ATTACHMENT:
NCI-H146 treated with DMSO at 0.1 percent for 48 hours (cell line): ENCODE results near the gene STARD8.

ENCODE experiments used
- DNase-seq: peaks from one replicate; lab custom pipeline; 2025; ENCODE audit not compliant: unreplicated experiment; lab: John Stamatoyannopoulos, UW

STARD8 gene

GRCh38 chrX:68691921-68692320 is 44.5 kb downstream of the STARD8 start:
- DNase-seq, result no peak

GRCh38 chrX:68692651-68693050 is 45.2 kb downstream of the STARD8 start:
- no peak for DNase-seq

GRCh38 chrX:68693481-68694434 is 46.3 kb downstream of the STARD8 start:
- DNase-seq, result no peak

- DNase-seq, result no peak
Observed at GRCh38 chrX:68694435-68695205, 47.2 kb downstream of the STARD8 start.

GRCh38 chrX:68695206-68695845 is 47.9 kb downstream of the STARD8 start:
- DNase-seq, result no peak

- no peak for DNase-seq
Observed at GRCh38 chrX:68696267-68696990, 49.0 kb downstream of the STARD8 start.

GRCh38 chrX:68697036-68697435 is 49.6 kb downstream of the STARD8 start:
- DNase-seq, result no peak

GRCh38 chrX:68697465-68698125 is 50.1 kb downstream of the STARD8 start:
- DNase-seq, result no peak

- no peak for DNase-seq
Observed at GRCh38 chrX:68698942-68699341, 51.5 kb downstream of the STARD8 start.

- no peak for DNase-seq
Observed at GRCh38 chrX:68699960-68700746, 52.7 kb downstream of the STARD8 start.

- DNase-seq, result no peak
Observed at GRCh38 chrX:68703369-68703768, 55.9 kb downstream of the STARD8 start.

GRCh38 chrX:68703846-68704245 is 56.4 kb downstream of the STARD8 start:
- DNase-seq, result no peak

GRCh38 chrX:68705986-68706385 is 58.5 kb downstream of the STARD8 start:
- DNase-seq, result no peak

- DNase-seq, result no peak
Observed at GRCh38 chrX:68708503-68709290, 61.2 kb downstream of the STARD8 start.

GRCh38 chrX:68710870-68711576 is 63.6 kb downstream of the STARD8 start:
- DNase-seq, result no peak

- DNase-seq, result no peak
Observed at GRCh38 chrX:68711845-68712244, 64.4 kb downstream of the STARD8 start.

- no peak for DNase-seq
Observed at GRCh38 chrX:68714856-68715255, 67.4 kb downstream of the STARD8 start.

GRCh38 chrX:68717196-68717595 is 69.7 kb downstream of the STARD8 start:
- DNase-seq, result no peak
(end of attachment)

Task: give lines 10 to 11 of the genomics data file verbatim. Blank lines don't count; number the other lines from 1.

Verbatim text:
- DNase-seq, result no peak

- DNase-seq, result no peak